Reduce the digital divide
How digital is Germany? The D21 initiative asked more than 16,000 people about their habits and attitudes.
“Our vision is that all people should benefit as much as possible from digitization”, says Lena-Sophie Müller, Managing Director of the Initiative D21. To create a basis for the way there, the network has been compiling the D21-Digital-Index every year since 2013, a situation report on the digital society. The new edition was published in February 2021. More than 16,000 people took part in the study.
Ms. Müller, a general question: How digital is Germany?
On a scale from 0 to 100, this time we determined an index value of 60 points, an average value. It arises from various factors: What is the attitude of people towards digitalization? How digitally competent are they? How diversely do they make use of digital opportunities? Do they even have access to the digital world? We’ve seen a slight increase in the index value for years. Technological requirements, however, are also becoming higher – we’re therefore always adjusting the bar. The bottom line is that German society is keeping up and is even gaining somewhat.
In your study you speak of a “coronavirus surge”. How does that show up in concrete terms?
In private use, many activities have shifted more strongly to digital space: cultural services, communication, shopping – all this now takes place digitally to a large extent. Incidentally, the older target group is also increasingly opening up to this world; one example is the grandparents’ video chat with their grandchildren. This shows that the digital gap has to be bridged and people have to find ways to do this. The virus has also brought about a digital boost in the work world: almost every third respondent uses the opportunity to work in home office – double as many compared with last year.
The gap in the field of education seems a little more difficult to bridge. Two thirds of the pupils and teachers surveyed see difficulties in home-schooling. What are the problems here and what are the prospects?
Because the schools before the pandemic usually had traditional face-to-face teaching with printed learning materials, the leap into the digital world was much bigger than in the working world, where many companies had already been working with digital tools. In our opinion, to enable digital learning we have to make three adjustments. First, the infrastructure, which means not only devices but also access, maintenance and software. The second factor is the education and advanced training of teachers. And thirdly, more emphasis should be placed on digital content. Here Germany needs to be better positioned; in other areas we’re much further along.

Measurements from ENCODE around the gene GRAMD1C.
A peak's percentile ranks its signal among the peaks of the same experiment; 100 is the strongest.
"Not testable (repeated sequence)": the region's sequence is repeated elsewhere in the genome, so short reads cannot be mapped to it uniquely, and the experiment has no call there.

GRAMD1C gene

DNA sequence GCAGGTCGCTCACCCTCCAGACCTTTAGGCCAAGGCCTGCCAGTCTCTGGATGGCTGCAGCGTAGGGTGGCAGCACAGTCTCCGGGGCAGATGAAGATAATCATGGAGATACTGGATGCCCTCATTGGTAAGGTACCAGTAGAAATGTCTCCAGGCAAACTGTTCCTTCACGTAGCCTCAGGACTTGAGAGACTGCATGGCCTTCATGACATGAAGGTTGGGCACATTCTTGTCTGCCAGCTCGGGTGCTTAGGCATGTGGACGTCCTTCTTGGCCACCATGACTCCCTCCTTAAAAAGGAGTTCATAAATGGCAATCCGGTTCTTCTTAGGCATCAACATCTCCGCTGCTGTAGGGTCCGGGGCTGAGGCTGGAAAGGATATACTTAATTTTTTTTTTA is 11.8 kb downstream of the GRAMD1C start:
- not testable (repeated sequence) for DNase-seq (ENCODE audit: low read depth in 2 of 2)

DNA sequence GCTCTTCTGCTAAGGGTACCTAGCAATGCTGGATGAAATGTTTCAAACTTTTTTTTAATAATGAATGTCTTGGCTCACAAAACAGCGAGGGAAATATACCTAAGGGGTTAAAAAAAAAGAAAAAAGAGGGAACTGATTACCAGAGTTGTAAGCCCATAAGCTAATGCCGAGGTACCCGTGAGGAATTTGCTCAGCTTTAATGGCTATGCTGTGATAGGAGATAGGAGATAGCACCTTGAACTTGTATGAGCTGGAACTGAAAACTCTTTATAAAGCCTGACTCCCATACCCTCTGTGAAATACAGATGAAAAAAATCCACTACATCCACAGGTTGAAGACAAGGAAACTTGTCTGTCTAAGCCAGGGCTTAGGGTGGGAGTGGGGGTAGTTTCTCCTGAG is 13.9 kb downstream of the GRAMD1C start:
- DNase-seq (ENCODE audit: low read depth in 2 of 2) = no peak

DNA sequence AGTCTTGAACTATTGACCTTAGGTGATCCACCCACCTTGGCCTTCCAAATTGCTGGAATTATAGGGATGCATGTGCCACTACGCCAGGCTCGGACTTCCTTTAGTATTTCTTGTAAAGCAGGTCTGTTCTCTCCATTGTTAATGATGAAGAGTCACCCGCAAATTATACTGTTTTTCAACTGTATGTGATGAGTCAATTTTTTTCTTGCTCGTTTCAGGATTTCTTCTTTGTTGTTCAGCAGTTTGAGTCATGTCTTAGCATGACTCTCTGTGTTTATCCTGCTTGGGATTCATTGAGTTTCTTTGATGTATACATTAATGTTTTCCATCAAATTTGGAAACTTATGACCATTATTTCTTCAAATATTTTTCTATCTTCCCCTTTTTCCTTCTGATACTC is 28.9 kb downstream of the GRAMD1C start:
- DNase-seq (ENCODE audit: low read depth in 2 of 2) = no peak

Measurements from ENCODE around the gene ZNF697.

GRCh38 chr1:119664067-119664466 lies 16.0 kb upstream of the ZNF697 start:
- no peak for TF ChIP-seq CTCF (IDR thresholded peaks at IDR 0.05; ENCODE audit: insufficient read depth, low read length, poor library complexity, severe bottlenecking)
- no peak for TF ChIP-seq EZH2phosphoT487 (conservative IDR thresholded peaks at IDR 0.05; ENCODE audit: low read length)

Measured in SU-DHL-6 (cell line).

Basically, people are becoming more confident digitally, but there are major challenges.
According to your study, progress has been made, for example, in participation: the “digital divide” is getting smaller. Will this trend continue?
Basically, people are becoming more confident digitally. But that shouldn’t hide the fact that we are facing major challenges, because we’re dealing with tremendous dynamics in digital development – think only of artificial intelligence, for example. The World Economic Forum has just presented its new Global Risk Report. Digital inequality ranks 7th on the list of the greatest risks for the next few years.
Where do these inequalities exist in Germany?
In Germany, 8.5 million people are still offline. They are mainly people over 70 and those with little education. Their chances of participating in digital progress are slim. The coronavirus has once again made clear: the more digitization accelerates, the more needs to be done to minimize the risk of a divide.
Disinformation and fake news represent a further risk. A good third of those surveyed for your study see democracy at risk from digitization. How can the digital society meet this threat?
The US elections have just shown us again how quickly disinformation can spread and what it can do. The topic will also occupy us in the Bundestag election this year. Here you have to educate people and counteract disinformation at an early stage – for example, by promoting organizations that practice fact-checking and through further regulation. In this we shouldn’t look only at the big platforms, but also at the “dark social” area: communication is increasingly shifting to encrypted messenger services. This generates a completely new dynamics.
How can your findings serve as an impetus for political action?
We want to create a reliable, neutral situation report on digitization in Germany, which decision-makers can use as a basis for setting the course for the future. In addition, we would like to make politicians aware of current social developments so that they can come up with solutions. To make sure this succeeds, we engage relevant actors from politics, administration, business and civil society in the planning of the study.
In view of the coronavirus pandemic, you have encouraged greater use of digital possibilities in the health sector. What are you thinking of?
Digital health is still a relatively young topic in everyday life in Germany – the legal foundation for telemedicine was laid only at the beginning of 2020. Since then, doctors can, for example, issue digital prescriptions and create digital patient files. But these applications have hardly been used so far, which of course is also because health is a special area of trust. So we have to relieve fears and give people the opportunity to experience the new possibilities. The virus offers an opportunity here that we should take advantage of.
The Initiative D21 is Germany’s largest non-profit network for the digital society. It engages partners from politics, business, science and civil society. With studies and discussion forums, the association provides an impetus for shaping digital change.